Kenya’s election “compromised and contaminated” or “compromised and bungled” by IEBC finds Supreme Court

The Supreme Court of Kenya’s long awaited reading of its full opinion on the presidential election petition this morning squarely hammered the discrepancies between the process requirements of the law and what the evidence showed  happened.

The Court found explicitly, for example, that the affidavit submitted by the IEBC asserting that all of the tally papers had security features was contradicted by the documentary evidence eventually produced by the IEBC under order of the Court in the hearing.

The Judiciary website seems to have been down from before the announcement so I will have to wait to read the opinion.

The Court made clear that there would be no basis for it to uphold a similarly compromised process in a fresh election.

The ball is squarely in the “court” of the IEBC and its advocates and funders to grapple with the “contamination” and its causes to find a solution.

(On the submission of the Preliminary Statements of Election Observation Missions as evidence to bolster the defense of the IEBC, the Court said they could not be considered as they did not go beyond looking at the voting and counting at a sample of polling stations.  This is good news in correcting one of the flaws from the original 2013 presidential petition litigation.)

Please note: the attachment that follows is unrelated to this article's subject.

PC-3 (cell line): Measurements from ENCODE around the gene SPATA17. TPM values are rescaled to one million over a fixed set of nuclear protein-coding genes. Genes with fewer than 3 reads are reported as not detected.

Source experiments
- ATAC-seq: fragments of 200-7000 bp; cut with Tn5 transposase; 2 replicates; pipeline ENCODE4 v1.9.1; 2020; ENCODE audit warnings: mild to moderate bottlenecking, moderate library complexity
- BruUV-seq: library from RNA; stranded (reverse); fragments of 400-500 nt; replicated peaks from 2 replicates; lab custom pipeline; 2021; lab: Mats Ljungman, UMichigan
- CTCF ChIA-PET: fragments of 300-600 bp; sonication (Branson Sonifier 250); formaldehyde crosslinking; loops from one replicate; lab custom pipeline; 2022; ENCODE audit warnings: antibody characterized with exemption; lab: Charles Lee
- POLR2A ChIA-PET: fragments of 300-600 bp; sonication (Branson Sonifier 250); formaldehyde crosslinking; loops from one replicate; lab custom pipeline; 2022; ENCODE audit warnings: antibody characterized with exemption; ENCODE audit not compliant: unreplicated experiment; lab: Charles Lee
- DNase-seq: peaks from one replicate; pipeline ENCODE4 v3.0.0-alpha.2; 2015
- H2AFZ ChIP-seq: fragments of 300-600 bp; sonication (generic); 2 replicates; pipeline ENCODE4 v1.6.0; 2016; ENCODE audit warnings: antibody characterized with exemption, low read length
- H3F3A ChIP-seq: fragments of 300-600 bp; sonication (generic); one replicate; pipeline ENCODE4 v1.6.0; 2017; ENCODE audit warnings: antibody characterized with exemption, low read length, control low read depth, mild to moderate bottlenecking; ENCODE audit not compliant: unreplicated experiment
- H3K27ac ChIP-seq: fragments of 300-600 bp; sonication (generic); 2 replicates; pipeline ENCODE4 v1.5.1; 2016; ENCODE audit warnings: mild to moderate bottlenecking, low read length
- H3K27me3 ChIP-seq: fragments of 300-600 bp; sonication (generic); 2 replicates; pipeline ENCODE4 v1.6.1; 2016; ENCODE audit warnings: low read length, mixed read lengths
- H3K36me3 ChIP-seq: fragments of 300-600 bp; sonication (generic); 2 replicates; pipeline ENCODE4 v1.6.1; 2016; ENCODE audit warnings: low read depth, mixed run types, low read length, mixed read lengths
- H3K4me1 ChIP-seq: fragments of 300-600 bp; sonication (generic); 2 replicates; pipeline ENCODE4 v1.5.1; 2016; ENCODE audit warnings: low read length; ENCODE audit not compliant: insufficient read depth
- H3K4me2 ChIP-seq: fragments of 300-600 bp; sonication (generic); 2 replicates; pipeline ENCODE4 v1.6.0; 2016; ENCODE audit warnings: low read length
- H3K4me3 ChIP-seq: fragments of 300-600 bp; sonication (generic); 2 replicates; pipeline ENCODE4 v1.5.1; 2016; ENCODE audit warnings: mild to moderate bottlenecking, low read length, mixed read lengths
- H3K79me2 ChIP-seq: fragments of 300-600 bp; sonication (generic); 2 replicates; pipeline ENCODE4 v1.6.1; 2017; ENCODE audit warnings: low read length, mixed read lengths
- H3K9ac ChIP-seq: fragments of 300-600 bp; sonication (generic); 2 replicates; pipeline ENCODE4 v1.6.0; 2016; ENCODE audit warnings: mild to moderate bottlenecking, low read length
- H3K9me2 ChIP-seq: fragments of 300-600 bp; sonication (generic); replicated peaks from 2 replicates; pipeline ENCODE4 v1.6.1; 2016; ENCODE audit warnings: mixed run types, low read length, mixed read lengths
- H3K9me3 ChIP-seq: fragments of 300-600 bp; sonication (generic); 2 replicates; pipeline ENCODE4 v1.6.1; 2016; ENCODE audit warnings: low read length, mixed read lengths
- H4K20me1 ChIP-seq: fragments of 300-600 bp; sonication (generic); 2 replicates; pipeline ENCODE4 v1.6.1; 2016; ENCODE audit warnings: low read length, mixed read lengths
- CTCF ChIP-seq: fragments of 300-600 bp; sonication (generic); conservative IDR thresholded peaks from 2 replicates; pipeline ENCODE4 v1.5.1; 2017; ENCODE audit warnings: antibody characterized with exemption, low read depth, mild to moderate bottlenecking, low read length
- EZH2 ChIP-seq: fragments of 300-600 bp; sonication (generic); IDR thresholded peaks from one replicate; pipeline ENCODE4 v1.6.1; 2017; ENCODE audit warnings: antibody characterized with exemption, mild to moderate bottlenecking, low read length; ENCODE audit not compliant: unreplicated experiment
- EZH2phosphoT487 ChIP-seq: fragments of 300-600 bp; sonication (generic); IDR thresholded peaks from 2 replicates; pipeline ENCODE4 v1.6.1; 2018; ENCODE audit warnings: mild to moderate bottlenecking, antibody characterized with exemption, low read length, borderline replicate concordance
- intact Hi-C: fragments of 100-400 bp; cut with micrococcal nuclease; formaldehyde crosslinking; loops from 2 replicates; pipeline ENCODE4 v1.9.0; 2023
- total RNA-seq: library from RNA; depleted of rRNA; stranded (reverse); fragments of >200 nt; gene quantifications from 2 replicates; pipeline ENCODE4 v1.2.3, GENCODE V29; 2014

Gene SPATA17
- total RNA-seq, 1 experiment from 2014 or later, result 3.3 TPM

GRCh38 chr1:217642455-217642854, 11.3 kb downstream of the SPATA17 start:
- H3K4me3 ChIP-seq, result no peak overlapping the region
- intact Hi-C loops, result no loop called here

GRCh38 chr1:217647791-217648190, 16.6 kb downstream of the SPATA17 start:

Update: Business Daily: “”Supreme  Court says IEBC failures led to poll nullification”.   

Globe and Mail:  “Kenyan Court blasts Election Commission as political tensions rise”

 

Kenya Election – France24 Debate with EU Chief Obsever and Nanjala Nyabola (and more)

A worthwhile 45 minute discussion on the status of the Kenyan election in the wake of the Supreme Court ruling including particularly the role of the election observers:

France 24 Debate – “Kenya Back to the Polls: Landmark Ruling, Renewed Uncertainty”

Guests:
Marietje SCHAAKE
Dutch MEP, Alliance of Liberals and Democrats

Patrick SMITH
Editor in Chief, The Africa Report

Nanjala NYABOLA
Writer and political analyst

Roland MARCHAL
Senior fellow at CNRS, Horn of Africa Specialist

And here from Quartz Africa: Kenya Elections 2017 – Role of International Election Observers under scrutiny after Kenya’s presidential election annulment.”

Maina Kiai in his Saturday Nation column submitted before the Supreme Court announced its ruling annulling the election had this to say:

INTERNATIONAL OBSERVERS

And it has been disappointing to see international observers — some domiciled in Kenya and some from outside — play that same game. Is this because they don’t think we deserve better?

Or is this guilt about the waste of millions of dollars spent on the IEBC? Or is it because the election result of August 10 is exactly what these observers wanted?

If it is the latter, why on earth do we ever have elections in the first place? International observers — aside from the EU Observation Mission (not the EU in Kenya) — set a new low for what it means to do elections observations.